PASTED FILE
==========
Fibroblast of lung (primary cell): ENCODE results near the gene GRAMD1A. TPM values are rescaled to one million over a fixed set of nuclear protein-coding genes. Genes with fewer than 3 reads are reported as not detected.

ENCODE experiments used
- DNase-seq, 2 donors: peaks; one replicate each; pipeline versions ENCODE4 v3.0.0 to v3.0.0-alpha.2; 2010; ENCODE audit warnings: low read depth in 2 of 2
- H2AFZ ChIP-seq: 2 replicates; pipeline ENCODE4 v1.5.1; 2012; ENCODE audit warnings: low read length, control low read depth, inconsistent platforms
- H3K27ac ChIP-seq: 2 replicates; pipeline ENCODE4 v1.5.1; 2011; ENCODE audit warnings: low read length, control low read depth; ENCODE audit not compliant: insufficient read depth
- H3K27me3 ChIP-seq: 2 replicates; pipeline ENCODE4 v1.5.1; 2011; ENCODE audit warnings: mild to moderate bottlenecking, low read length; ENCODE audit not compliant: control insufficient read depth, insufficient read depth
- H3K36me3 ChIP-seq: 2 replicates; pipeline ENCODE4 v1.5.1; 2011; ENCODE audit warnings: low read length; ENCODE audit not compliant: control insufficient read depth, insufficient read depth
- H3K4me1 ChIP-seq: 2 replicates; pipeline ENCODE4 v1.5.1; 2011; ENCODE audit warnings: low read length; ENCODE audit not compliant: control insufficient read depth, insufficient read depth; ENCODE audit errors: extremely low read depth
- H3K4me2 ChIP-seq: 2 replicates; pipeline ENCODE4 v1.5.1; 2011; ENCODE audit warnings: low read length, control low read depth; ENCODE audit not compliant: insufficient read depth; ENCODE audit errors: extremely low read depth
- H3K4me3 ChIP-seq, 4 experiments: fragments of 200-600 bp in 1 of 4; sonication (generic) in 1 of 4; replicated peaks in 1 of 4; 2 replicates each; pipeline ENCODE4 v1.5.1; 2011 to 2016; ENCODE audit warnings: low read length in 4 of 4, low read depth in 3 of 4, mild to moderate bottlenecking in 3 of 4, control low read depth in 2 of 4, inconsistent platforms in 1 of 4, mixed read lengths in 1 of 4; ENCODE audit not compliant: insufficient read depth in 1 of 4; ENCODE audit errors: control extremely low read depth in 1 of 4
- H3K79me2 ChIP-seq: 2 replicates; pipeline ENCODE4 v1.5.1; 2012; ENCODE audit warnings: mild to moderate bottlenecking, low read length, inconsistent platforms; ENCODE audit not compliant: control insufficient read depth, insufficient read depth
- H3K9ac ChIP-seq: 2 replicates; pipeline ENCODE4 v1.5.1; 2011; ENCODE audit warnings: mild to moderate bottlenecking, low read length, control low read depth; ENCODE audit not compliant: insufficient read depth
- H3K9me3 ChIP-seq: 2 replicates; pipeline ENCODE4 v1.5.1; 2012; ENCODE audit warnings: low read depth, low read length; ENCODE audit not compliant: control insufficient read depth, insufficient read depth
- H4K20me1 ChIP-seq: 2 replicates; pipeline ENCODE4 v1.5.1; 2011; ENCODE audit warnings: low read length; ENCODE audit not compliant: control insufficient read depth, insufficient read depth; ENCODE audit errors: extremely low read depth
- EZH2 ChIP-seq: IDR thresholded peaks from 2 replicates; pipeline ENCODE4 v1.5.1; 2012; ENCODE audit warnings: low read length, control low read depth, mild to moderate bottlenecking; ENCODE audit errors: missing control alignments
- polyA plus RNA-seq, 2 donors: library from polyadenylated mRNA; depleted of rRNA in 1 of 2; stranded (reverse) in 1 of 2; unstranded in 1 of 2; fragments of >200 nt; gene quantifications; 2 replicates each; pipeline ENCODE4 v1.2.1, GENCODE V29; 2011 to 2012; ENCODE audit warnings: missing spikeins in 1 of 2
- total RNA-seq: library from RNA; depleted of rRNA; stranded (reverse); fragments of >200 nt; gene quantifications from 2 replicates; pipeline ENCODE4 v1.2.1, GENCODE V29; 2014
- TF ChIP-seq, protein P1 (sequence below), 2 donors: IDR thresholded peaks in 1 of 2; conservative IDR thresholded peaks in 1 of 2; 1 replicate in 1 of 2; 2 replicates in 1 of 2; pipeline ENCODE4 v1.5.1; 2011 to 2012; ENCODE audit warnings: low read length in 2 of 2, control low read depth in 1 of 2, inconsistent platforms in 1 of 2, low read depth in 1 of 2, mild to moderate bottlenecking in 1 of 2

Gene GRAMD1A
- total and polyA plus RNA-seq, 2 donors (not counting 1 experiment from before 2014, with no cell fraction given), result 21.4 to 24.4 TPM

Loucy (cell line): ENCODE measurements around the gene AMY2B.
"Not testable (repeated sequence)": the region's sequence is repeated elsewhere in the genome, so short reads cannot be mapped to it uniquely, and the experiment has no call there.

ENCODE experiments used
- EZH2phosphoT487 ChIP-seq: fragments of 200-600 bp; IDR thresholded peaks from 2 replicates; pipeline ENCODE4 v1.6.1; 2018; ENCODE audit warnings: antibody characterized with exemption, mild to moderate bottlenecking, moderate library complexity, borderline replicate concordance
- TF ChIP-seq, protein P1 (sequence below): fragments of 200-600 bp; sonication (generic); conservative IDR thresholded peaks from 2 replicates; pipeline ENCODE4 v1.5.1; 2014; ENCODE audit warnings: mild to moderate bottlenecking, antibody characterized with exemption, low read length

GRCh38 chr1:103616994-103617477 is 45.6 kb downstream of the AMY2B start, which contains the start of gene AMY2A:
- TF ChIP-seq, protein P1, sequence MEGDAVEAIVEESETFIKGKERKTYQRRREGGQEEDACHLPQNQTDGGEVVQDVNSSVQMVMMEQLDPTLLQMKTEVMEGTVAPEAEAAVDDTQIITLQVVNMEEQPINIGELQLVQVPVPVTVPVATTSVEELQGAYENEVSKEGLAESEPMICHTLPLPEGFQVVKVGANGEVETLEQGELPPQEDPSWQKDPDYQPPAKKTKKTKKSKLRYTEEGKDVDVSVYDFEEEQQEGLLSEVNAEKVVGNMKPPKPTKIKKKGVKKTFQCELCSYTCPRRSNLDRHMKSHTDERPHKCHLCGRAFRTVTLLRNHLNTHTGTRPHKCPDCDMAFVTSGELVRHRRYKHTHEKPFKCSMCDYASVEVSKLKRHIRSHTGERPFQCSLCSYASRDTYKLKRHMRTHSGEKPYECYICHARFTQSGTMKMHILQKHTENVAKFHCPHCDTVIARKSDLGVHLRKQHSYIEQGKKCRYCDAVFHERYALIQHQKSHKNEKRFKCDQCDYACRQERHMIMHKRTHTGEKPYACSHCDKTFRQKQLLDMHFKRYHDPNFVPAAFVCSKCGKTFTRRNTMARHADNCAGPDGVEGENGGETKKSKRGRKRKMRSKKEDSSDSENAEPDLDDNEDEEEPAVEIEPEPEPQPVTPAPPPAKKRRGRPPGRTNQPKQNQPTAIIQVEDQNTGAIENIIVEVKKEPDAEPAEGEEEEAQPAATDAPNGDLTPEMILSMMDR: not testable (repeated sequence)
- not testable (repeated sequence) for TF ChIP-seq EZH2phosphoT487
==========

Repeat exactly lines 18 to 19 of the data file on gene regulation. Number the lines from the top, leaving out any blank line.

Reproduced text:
- TF ChIP-seq, protein P1 (sequence below), 2 donors: IDR thresholded peaks in 1 of 2; conservative IDR thresholded peaks in 1 of 2; 1 replicate in 1 of 2; 2 replicates in 1 of 2; pipeline ENCODE4 v1.5.1; 2011 to 2012; ENCODE audit warnings: low read length in 2 of 2, control low read depth in 1 of 2, inconsistent platforms in 1 of 2, low read depth in 1 of 2, mild to moderate bottlenecking in 1 of 2

Gene GRAMD1A